Bill Would Block Court From Repealing Immigration Laws

The Ministerial Committee on Legislation is scheduled to review a bill barring the High Court of Justice from repealing restrictive immigration laws.

The bill, by MK Michael Eitan (Likud) Eitan, attempts to import the British model of partial judicial review of legislation.

If it passes into law, it would prevent the court from repealing laws that deal with "restricting people from entering Israel's borders," even if the court determines that these laws run contrary to the Basic Law on Human Dignity.

According to the bill, which is proposed as an amendment to that Basic Law, the court would only be allowed to note the conflict, and to inform the Knesset of its verdict. The Knesset, in turn, would then be under obligation to discuss the ruling within 90 days.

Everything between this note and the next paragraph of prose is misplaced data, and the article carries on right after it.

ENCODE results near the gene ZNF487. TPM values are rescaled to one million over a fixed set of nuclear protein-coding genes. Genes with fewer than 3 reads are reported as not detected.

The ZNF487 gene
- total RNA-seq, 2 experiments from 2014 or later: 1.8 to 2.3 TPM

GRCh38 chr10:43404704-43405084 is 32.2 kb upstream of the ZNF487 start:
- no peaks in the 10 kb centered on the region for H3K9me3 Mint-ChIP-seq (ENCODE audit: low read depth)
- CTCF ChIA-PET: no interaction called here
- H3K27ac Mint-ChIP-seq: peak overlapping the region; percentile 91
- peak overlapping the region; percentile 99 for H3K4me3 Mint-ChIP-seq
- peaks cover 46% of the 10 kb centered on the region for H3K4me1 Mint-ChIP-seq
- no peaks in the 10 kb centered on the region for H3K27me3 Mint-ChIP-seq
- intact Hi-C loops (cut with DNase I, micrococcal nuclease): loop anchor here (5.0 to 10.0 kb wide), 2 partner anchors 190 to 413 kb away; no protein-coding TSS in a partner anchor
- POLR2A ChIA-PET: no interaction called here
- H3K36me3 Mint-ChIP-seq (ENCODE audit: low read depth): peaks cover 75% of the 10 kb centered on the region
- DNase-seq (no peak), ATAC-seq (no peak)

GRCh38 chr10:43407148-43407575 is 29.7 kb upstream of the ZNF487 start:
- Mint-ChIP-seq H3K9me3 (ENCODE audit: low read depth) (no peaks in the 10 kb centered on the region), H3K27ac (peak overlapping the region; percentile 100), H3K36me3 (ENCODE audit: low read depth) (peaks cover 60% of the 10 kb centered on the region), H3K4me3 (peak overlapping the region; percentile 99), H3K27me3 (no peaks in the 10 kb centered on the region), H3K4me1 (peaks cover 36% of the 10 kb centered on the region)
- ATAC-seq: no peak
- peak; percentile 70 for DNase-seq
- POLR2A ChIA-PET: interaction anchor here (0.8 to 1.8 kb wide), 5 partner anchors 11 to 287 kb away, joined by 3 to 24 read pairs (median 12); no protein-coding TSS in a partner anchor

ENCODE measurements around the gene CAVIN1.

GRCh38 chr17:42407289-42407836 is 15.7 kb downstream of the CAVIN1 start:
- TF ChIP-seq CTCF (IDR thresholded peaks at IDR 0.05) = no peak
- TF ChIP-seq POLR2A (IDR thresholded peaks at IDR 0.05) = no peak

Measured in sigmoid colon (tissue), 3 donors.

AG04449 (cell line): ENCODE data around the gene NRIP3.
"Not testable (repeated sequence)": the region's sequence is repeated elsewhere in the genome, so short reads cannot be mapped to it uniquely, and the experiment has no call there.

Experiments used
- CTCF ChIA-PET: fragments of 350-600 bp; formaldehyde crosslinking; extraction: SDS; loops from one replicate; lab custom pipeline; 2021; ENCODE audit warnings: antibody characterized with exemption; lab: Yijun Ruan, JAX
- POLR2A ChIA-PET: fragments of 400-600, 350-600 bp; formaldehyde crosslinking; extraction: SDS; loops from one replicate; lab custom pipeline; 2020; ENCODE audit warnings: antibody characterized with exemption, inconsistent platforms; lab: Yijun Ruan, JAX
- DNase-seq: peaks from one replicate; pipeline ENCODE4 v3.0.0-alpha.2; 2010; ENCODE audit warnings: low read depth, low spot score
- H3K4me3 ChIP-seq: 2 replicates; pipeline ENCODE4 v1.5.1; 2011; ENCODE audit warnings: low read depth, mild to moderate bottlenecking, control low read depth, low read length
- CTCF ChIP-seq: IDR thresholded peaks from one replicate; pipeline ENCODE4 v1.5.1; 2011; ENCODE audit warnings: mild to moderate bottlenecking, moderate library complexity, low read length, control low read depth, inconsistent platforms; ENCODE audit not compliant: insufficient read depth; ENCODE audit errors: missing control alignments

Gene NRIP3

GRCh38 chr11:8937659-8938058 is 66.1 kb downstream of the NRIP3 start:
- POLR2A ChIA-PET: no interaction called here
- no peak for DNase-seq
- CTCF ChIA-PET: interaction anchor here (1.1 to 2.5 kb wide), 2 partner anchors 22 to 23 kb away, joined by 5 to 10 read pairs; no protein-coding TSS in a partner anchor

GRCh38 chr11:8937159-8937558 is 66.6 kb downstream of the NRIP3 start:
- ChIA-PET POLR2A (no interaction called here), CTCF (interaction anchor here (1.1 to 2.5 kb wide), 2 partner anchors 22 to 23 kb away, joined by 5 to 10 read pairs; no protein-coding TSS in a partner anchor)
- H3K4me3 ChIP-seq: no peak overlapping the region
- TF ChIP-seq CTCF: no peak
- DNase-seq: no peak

Eitan first drafted the bill two years ago, in conjunction with discussions in the High Court of Justice on the Citizenship and Entry into Israel Law - a temporary order greatly restricting Palestinians' ability to become Israeli citizens.

As recently reported by Haaretz, Justice Minister Daniel Friedmann was drafting a similar bill earlier this year. However, Friedmann's bill encountered resistance and was dropped before it was submitted to the ministerial committee.

The Likud MK told Haaretz that he decided to resubmit his bill and promote it during the present Knesset session because the High Court of Justice was preparing for another round of deliberations on the Citizenship Law.

According to Eitan, his bill was coordinated with Friedmann's office.

"Maybe they'd rather see me push this bill, because they prefer for me to take the heat for it - which I'm prepared to do," he said.